Seeking Out Cinema's Hidden Gems

Reviews - All | Reviews - Silver Screen Surprises | Features | Contact

Wednesday, January 7, 2015

2014: A Year of Unique Movies

Plus: My Favorite Film and Other Random Musings

By Chris Sabga


Let's face it: so many movies look the same, sound the same, are the same. It's very rare to watch something that truly feels new and fresh. Of course, there is a certain comfort that comes from those familiar storylines and well-worn formulas. Sometimes it's easier to just kick back and relax, to be spoon-fed exactly what you expect. I'm as "guilty" as anyone else of scanning Netflix and picking a TV movie starring Mark-Paul Gosselaar and Amy Smart ("12 Dates of Christmas") or a silly Christmas special with The Miz in it ("Christmas Bounty") instead of something a little more, ahem, substantial. There's nothing necessarily wrong with that. It's safe and easy – and sometimes that's what we need in life.

Even genuinely good movies – such as St. Vincent, for example – tend to cover similar ground, but they do it in a way that elevates the material. My favorite film of the year – see below – isn't particularly unique, but it's the best example of "comfort food" that I can imagine.

With that said, it's exhilarating to watch movies that push the boundaries, try new things, and deliver original experiences. 2014 was a great year for that.

Boyhood: Filmed over a period of twelve years with the same actors, Richard Linklater's ambitious experiment of a film follows its young protagonist, Mason (played by Ellar Coltrane), from kindergarten to college. "Boyhood" has its critics, but there's nothing else like it. (Michael Apted's "Up" series of documentaries comes close, and possibly inspired this, but even that only chronicles its subjects once every seven years.) Any list of unique films in 2014 has to begin with "Boyhood." A full review is forthcoming.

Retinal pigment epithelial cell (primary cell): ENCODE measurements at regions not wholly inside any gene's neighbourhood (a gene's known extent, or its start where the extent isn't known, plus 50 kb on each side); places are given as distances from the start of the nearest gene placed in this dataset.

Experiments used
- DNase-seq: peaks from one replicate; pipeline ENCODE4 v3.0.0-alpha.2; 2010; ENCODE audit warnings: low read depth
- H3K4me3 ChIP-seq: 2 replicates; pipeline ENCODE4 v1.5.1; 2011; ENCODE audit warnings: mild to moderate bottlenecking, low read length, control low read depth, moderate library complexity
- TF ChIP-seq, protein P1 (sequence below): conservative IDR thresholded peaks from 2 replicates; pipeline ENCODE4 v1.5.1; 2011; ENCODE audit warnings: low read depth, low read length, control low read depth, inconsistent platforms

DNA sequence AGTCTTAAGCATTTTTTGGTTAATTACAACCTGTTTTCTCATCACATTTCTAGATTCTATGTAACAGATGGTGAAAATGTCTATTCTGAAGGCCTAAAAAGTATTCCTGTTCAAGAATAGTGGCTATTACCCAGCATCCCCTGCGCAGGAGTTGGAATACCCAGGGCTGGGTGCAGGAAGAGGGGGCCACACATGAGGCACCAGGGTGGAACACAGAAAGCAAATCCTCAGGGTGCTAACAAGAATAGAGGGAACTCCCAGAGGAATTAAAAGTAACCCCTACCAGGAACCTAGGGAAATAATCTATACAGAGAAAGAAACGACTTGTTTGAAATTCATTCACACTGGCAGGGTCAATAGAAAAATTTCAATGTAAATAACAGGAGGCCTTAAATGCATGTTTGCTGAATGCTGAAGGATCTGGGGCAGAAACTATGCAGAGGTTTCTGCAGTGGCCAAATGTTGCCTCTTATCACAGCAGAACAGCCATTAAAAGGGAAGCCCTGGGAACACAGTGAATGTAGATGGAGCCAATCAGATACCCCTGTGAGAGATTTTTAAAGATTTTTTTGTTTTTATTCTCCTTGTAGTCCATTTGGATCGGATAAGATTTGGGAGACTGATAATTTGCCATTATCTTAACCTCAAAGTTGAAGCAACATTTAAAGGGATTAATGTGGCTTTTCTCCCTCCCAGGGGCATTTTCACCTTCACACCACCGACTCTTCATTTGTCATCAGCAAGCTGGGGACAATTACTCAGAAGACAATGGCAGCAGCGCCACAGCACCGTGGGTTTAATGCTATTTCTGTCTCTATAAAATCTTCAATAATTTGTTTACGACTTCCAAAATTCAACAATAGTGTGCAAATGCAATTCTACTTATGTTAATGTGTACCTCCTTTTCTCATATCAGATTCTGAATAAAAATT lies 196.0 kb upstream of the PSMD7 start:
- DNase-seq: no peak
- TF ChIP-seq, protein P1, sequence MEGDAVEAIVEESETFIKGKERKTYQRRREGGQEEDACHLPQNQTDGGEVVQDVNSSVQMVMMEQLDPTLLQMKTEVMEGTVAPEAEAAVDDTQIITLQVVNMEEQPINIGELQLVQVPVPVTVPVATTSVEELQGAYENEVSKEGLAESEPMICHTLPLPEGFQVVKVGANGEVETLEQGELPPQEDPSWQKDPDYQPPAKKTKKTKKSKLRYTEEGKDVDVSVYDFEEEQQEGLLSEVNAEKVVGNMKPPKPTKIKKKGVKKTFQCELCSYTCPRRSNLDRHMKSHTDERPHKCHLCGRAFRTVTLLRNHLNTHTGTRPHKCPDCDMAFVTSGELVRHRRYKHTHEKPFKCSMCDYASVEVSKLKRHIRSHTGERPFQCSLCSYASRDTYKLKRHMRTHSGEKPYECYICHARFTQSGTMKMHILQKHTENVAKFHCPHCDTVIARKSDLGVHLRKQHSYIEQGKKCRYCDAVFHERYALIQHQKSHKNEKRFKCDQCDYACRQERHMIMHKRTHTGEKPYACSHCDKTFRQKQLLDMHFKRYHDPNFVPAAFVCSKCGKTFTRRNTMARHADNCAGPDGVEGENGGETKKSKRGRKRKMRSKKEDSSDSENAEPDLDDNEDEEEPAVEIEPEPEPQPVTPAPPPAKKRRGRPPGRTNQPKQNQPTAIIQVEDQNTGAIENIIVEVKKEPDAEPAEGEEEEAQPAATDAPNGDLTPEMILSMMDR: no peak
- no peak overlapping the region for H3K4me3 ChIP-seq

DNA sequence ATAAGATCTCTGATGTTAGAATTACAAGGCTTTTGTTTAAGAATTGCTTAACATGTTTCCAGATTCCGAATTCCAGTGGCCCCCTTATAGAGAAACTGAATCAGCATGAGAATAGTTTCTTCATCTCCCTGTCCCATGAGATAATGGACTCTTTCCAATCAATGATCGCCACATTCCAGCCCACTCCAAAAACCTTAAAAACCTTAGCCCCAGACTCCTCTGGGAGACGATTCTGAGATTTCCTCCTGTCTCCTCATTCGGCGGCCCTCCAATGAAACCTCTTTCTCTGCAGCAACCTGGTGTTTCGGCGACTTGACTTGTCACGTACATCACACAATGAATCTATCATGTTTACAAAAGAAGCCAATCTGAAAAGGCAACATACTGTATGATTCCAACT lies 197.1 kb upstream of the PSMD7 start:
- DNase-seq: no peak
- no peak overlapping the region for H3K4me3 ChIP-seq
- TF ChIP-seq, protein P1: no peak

Cheap Thrills: The premise is simple: What would you do for $200? What would you do for much more than that? "Cheap Thrills" is a violent, shocking film with no redeeming morals or values – I wish Roger Ebert had lived long enough to pen one of his scathing zero-star reviews – but I have to give it credit for being original and entertaining. Don't say I didn't warn you though.

The Grand Budapest Hotel: All of Wes Anderson's films are unique. "The Grand Budapest Hotel" is about the madcap misadventures of a hotel owner and his lobby boy. In many ways, it's a throwback to older movies – but Wes Anderson gives it its own distinct look and feel. His movies can only be considered normal if they're being compared to each other.

Ida: A Jewish nun. Need I say more? Okay, I will. If I didn't know any better, I'd think "Ida" was actually made in the 1960s. This black and white foreign film feels like one of those rare cinematic treasures you're exposed to in a dusty film class.

Her: A lonely man dates his computer's operating system (think a near-future version of Windows or iOS with Siri on steroids). The movie, I'll admit, did not entirely work for me – but I can't help but admire its attempt to do something different.